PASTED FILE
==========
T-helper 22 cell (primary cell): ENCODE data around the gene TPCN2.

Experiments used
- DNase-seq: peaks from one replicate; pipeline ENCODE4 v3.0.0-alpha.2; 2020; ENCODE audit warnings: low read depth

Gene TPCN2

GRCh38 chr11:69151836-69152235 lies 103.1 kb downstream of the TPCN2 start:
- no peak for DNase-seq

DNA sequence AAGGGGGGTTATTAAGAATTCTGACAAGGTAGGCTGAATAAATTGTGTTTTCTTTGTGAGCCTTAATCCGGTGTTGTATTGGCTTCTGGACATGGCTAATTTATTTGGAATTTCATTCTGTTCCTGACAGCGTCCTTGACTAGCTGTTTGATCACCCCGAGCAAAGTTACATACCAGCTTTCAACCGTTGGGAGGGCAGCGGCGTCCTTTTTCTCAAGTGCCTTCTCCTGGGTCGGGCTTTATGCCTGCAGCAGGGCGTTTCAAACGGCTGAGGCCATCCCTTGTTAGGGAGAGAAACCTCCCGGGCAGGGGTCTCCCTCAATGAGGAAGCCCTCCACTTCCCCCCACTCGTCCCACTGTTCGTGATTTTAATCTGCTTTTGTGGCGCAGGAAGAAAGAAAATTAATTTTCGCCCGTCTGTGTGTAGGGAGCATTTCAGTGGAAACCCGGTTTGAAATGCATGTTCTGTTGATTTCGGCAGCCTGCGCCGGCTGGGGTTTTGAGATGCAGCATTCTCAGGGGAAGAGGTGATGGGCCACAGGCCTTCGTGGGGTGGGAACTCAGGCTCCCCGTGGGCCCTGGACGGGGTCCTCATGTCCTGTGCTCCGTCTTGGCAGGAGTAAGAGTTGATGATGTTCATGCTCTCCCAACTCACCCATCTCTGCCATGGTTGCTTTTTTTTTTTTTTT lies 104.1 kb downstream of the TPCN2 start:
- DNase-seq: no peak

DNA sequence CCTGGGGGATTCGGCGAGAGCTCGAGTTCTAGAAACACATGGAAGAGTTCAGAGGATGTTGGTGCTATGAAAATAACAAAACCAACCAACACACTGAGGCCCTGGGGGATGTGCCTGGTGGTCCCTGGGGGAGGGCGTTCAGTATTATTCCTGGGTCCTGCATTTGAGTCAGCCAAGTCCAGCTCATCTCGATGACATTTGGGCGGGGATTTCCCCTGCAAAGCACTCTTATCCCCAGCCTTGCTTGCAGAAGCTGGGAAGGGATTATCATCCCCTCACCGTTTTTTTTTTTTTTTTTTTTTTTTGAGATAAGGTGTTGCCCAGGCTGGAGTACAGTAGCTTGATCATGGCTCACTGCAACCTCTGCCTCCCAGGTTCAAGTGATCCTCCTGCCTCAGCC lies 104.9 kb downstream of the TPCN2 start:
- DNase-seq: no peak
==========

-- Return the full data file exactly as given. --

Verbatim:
T-helper 22 cell (primary cell): ENCODE data around the gene TPCN2.

Experiments used
- DNase-seq: peaks from one replicate; pipeline ENCODE4 v3.0.0-alpha.2; 2020; ENCODE audit warnings: low read depth

Gene TPCN2

GRCh38 chr11:69151836-69152235 lies 103.1 kb downstream of the TPCN2 start:
- no peak for DNase-seq

DNA sequence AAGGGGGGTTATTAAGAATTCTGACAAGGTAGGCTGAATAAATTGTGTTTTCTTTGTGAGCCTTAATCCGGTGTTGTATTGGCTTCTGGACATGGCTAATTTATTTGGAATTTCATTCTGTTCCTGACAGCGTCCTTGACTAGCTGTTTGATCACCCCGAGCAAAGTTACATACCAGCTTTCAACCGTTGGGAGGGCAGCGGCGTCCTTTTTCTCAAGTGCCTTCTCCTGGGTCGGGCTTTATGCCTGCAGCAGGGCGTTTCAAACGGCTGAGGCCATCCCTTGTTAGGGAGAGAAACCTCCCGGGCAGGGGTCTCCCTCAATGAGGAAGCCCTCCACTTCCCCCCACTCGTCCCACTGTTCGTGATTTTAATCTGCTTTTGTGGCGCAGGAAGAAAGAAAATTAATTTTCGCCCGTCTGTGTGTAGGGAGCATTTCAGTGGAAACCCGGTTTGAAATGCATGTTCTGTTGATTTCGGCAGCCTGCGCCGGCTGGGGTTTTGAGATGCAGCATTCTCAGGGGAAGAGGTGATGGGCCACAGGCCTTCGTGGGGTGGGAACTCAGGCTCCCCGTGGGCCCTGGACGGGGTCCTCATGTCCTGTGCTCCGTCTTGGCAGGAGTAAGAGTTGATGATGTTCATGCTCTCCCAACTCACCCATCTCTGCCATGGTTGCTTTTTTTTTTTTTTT lies 104.1 kb downstream of the TPCN2 start:
- DNase-seq: no peak

DNA sequence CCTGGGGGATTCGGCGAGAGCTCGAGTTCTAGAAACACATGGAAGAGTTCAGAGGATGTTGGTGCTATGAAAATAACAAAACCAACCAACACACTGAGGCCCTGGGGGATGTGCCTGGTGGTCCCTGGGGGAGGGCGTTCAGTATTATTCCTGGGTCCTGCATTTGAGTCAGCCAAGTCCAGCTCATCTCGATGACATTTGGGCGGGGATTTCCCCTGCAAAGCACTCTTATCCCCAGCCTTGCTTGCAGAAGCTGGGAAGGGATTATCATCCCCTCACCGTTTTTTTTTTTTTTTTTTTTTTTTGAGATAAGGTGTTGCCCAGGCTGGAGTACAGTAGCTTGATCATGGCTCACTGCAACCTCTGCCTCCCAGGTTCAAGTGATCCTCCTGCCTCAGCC lies 104.9 kb downstream of the TPCN2 start:
- DNase-seq: no peak